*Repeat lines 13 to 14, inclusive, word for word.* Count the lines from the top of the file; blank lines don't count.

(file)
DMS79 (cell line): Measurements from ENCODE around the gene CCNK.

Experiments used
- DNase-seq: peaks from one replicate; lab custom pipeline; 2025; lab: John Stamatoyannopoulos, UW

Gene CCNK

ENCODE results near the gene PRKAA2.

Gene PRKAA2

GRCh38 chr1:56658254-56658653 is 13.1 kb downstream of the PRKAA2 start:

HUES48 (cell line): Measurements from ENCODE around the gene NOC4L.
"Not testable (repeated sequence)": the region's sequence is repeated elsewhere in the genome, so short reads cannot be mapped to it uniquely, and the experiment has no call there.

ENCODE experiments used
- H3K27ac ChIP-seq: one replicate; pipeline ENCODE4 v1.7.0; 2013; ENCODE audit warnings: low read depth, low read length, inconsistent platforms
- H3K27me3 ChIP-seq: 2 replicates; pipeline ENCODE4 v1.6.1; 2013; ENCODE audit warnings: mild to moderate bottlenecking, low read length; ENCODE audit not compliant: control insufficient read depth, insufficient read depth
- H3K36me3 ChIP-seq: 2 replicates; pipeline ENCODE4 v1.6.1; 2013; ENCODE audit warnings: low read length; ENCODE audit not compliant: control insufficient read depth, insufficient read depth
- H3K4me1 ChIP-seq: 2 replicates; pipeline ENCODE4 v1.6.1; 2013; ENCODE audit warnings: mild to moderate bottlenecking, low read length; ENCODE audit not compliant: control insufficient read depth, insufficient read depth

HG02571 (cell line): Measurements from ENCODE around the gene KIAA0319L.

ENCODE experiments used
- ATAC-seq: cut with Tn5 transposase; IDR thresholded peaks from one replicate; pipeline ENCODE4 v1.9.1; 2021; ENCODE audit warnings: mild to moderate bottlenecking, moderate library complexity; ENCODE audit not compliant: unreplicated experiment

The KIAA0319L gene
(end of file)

- H3K36me3 ChIP-seq: 2 replicates; pipeline ENCODE4 v1.6.1; 2013; ENCODE audit warnings: low read length; ENCODE audit not compliant: control insufficient read depth, insufficient read depth
- H3K4me1 ChIP-seq: 2 replicates; pipeline ENCODE4 v1.6.1; 2013; ENCODE audit warnings: mild to moderate bottlenecking, low read length; ENCODE audit not compliant: control insufficient read depth, insufficient read depth